A Literal Art Attack in a Colorado Gallery
The attack's aftermath
Last week, 56-year-old truck driver Kathleen Folden, proudly wearing her "My Savior Is as Tough as Nails" T-shirt and wielding a crowbar, walked into an art gallery in Loveland, Colorado and proceeded to destroy a plexiglas display case and the work of art it contained.
Enrique Chagoya, a San Francisco artist and professor at Stanford University, created the print in question, The Misadventures of Romantic Cannibals. The piece depicts the head of Jesus Christ atop a mostly-clothed female body with another man's tongue near female Jesus' crotch. Folden destroyed the work because, she said, it "desecrates [her] lord."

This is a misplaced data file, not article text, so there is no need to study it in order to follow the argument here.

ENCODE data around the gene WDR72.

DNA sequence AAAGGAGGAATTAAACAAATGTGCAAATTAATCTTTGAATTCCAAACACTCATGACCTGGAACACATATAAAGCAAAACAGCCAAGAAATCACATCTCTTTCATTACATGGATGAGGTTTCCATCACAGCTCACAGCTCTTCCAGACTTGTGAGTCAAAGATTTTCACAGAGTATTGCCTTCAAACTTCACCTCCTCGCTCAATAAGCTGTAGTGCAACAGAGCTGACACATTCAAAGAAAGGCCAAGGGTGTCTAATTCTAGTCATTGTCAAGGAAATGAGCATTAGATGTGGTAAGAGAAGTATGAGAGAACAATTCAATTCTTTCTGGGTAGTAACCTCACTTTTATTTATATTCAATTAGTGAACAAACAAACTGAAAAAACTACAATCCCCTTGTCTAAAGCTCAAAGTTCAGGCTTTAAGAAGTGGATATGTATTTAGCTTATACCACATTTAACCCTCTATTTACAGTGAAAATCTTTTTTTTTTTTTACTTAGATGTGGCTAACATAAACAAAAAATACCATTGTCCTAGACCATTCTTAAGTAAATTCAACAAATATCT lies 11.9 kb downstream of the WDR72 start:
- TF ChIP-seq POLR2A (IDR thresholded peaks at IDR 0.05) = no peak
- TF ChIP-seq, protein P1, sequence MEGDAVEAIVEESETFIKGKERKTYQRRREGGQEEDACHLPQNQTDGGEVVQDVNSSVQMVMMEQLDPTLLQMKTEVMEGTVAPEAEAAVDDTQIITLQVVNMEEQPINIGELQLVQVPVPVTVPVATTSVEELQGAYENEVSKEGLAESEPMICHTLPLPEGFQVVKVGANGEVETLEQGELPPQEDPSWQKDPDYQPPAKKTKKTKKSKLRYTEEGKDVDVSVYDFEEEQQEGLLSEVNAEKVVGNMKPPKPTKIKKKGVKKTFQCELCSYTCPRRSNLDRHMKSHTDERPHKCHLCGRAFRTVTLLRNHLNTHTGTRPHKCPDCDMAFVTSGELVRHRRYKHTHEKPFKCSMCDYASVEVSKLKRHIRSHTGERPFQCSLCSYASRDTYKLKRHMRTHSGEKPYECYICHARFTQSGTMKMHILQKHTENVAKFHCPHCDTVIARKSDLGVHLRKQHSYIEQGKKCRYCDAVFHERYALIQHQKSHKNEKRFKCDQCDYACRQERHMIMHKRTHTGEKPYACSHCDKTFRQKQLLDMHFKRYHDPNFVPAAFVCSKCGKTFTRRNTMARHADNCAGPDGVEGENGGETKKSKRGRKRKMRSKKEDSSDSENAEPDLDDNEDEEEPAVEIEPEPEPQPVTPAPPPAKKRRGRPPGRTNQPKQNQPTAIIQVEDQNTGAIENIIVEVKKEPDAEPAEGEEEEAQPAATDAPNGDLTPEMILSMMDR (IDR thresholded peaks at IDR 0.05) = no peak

Before the piece's destruction, the gallery had been home to a heated debate over the print. It received hate mail and a swarm of comments from all parties involved in the issue. Both sides agree Folden's actions were inappropriate.
Folden was charged with criminal mischief, and someone anonymously posted her bail. She apparently had driven from Montana to Colorado for the sole purpose of destroying the print, which was valued at around $3,000. The gallery was selling copies of the print, but has stopped for the time being. Enrique Chagoya receives death threats, Folden will probably be fined around $2,000, and now gallery patrons look at a broken cage and a note describing the incident.
What have we learned? For starters, people are batshit crazy, and Maurizio Cattelan should steer clear of Montana truck drivers.
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